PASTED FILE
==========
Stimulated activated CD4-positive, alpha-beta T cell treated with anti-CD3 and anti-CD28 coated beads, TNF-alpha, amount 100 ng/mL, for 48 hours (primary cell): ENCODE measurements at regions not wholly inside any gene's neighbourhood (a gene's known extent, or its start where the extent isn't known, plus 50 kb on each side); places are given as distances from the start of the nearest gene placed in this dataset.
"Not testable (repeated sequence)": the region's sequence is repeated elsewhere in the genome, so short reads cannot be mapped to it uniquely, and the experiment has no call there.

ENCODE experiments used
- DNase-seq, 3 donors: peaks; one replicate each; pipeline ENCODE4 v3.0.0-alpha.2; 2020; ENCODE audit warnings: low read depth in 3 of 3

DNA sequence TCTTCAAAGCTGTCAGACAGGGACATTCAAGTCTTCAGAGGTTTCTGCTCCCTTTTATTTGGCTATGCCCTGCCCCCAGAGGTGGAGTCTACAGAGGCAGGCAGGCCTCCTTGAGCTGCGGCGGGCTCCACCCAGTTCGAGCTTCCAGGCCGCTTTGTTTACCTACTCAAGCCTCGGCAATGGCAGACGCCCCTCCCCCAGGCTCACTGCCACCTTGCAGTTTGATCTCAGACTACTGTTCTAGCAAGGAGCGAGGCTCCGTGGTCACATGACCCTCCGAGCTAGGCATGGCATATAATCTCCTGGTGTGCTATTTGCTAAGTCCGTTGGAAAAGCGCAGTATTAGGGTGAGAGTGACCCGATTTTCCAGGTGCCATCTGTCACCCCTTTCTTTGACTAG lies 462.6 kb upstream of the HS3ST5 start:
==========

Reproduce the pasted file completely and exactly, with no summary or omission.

Stimulated activated CD4-positive, alpha-beta T cell treated with anti-CD3 and anti-CD28 coated beads, TNF-alpha, amount 100 ng/mL, for 48 hours (primary cell): ENCODE measurements at regions not wholly inside any gene's neighbourhood (a gene's known extent, or its start where the extent isn't known, plus 50 kb on each side); places are given as distances from the start of the nearest gene placed in this dataset.
"Not testable (repeated sequence)": the region's sequence is repeated elsewhere in the genome, so short reads cannot be mapped to it uniquely, and the experiment has no call there.

ENCODE experiments used
- DNase-seq, 3 donors: peaks; one replicate each; pipeline ENCODE4 v3.0.0-alpha.2; 2020; ENCODE audit warnings: low read depth in 3 of 3

DNA sequence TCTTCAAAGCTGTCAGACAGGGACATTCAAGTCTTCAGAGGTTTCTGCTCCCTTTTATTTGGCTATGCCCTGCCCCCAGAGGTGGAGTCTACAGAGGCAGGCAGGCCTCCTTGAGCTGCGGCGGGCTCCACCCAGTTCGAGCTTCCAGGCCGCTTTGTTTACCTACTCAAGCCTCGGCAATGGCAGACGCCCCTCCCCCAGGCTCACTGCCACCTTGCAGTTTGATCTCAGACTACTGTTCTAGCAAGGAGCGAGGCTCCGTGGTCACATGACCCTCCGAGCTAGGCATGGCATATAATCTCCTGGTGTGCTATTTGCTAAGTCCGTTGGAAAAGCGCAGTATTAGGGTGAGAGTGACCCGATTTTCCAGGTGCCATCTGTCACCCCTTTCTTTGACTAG lies 462.6 kb upstream of the HS3ST5 start: